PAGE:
In reality, finding the ideal women's running shoe can be a complicated process. Different kinds of feet — and different styles of running — call for different selection criteria.

Experienced runners who understand their gait and arch type may be able to replace an existing running shoe with a duplicate, but beginners should factor in some basic information before they shop, including:

  • Stride
  • Arch type
  • Exercise routine

This information figures heavily into which style of shoe will best support your feet over time.

Evaluating Your Foot

Simple tests, which are available at both athletic shoe stores and doctor's offices, can help determine your foot position and arch.

  • Professional observation of the tread wear on an old pair of shoes reveals whether your natural gait is supine (under-pronated), neutral, or pronated.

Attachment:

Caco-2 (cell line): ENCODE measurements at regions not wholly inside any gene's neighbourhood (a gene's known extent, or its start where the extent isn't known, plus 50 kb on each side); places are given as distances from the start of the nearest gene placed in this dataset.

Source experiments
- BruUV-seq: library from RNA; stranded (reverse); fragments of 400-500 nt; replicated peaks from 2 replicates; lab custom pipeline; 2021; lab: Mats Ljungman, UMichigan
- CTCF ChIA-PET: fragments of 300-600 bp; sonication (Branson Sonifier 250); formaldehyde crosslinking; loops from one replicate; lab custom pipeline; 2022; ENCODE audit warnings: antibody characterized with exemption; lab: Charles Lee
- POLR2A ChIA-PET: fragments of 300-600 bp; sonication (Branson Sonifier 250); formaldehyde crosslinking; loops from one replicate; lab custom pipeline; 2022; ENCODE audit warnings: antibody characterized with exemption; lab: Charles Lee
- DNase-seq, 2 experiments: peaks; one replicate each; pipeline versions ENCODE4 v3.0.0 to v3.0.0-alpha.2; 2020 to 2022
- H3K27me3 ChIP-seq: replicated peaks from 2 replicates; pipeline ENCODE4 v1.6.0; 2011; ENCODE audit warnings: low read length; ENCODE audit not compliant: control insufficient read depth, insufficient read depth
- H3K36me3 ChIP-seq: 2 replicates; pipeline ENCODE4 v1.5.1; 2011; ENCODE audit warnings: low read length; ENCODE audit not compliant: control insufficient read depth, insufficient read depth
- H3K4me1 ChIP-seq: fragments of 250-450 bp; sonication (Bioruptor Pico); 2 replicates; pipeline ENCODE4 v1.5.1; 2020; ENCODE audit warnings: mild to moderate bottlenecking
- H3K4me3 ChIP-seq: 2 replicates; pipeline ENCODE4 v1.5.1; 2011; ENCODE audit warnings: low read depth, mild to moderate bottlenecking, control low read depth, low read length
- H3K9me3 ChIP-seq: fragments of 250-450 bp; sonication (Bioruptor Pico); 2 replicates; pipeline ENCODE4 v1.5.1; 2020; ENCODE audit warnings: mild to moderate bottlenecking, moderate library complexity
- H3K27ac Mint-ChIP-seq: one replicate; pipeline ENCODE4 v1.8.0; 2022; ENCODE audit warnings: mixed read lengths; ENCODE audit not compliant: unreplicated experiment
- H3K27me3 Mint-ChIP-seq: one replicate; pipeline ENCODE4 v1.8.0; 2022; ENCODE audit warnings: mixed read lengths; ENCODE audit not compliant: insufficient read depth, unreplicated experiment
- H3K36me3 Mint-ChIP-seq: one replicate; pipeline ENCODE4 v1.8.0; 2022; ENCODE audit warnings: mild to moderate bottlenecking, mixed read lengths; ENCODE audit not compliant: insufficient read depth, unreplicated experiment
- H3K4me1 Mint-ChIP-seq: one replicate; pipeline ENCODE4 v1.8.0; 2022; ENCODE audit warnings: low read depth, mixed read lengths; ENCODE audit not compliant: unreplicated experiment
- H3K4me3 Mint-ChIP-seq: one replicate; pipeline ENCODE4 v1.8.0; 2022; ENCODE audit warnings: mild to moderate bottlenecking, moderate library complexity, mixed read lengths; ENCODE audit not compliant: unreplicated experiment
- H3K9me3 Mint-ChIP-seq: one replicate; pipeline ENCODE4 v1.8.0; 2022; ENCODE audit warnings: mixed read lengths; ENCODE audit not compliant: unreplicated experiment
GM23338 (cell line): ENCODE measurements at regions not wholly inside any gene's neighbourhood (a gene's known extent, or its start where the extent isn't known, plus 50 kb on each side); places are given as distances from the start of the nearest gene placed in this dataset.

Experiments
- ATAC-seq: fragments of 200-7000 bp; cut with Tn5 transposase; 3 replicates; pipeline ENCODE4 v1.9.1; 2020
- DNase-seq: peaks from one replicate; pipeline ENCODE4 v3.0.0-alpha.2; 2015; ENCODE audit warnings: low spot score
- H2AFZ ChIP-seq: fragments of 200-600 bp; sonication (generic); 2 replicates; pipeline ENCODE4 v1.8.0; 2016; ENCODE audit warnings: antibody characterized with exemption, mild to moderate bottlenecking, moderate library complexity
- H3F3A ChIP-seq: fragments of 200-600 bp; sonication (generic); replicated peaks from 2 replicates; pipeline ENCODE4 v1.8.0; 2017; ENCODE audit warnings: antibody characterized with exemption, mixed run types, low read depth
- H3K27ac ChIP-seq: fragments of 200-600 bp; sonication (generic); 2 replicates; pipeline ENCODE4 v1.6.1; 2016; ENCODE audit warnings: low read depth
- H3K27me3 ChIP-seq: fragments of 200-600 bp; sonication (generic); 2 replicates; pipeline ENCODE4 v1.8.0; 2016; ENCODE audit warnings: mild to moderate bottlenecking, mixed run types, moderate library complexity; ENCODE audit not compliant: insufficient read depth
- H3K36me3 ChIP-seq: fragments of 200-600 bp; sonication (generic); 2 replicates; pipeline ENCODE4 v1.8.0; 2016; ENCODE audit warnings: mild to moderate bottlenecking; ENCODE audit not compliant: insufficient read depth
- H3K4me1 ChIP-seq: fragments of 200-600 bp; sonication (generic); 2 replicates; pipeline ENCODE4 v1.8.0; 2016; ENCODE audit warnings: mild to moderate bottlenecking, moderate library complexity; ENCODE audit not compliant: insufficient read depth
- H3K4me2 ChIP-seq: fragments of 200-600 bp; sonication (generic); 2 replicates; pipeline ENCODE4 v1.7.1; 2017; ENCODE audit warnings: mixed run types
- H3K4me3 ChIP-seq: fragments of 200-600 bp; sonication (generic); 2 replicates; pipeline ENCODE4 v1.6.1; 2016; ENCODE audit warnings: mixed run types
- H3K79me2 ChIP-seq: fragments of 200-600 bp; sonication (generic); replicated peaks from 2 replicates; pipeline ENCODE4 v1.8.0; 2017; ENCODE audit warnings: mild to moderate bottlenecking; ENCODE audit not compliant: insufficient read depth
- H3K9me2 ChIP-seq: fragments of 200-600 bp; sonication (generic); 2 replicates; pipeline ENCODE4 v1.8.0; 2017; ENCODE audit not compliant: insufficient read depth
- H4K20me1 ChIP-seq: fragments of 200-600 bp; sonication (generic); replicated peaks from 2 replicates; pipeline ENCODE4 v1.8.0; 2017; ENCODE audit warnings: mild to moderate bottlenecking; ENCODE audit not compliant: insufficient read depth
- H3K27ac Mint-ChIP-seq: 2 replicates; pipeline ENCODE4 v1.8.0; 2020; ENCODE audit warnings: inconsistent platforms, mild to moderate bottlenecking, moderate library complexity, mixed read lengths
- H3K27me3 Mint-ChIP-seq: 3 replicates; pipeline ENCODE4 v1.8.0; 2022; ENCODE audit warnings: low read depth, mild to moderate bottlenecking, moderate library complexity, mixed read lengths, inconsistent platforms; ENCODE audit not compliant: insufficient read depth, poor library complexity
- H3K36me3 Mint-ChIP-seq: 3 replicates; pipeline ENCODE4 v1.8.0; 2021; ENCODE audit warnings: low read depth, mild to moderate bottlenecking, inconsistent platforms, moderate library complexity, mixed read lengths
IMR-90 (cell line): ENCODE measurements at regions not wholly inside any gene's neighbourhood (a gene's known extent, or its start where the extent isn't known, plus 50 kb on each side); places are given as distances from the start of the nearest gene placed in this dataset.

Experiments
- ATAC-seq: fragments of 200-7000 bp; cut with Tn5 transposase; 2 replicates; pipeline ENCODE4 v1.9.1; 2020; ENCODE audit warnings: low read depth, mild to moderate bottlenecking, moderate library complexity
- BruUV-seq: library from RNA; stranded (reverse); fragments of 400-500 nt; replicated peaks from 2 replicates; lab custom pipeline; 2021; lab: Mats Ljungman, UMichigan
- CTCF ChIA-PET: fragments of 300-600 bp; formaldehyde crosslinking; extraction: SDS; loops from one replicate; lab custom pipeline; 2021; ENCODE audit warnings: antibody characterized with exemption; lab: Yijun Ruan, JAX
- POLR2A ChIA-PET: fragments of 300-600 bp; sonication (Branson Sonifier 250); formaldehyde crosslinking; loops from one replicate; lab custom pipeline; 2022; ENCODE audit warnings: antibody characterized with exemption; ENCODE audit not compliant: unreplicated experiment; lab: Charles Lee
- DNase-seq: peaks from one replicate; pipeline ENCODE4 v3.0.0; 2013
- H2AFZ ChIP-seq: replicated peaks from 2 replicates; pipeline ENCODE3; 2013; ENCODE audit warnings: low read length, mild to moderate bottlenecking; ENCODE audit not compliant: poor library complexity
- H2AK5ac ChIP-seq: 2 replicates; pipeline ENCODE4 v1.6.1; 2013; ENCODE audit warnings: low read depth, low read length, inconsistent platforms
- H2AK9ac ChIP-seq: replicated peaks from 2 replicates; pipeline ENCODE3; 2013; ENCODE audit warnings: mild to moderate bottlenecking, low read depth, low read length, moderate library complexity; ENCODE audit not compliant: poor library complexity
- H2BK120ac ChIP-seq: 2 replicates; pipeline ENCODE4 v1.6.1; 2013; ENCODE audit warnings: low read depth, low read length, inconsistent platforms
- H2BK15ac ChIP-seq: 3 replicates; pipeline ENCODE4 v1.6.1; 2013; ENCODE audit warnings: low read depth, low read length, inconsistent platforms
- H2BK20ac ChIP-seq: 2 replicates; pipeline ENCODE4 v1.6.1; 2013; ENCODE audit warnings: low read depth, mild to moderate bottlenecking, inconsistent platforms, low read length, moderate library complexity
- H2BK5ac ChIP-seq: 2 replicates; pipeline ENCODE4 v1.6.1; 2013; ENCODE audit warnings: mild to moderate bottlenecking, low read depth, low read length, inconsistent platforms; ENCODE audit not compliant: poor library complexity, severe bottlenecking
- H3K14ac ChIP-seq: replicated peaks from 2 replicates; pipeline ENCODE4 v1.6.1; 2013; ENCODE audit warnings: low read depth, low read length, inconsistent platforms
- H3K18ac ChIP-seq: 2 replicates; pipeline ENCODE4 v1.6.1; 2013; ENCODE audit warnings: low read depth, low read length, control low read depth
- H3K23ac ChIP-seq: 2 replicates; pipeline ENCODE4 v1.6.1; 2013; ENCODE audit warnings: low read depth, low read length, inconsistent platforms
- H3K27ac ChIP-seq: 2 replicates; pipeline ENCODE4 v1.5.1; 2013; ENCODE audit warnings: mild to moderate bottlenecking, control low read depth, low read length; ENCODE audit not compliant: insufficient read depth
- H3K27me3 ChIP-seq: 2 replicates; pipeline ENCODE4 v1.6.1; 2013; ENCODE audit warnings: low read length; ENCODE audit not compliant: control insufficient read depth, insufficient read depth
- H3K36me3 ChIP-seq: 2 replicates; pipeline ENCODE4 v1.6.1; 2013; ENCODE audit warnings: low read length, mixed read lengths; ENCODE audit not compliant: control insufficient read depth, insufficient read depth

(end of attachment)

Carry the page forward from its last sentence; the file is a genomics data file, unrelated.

• Standing on a dry paper bag with moistened feet reveals whether you have a high, neutral, or “flat” arch.
You can have your gait evaluated at a running shoe store or at the doctor's office.
Evaluating Your Foot

Defining Your Gait

Before investing in a pair of high-performance running shoes, a beginner should identify her natural gait. Do you have a supine, neutral, pronated, or super-pronated step?

  • Supine step: The outer edge of the foot takes the most impact. Very few people fall into this category.
  • Neutral step: The impact zone is closer to the front and middle of the foot.
  • Pronated step: The inside edge of the foot receives the greatest impact.
  • Super-pronated step: Most people exhibit some degree of pronation as they walk or run, but a handful experience moderate to severe inward motion on impact.
Evaluating Your Foot

Considering Your Arch

The other part of the shopping equation is your natural foot arch. Many adults suffer from low or fallen arches. A trained shoe fitter can easily diagnose this.

A neutral arch is ideal, but the mechanics of running could flatten it over time. To compensate, some people invest in orthotics to support their fallen arches.

An exceptionally high arch places a different kind of strain on the foot. Runners with high arches require a different type of cushioning than others.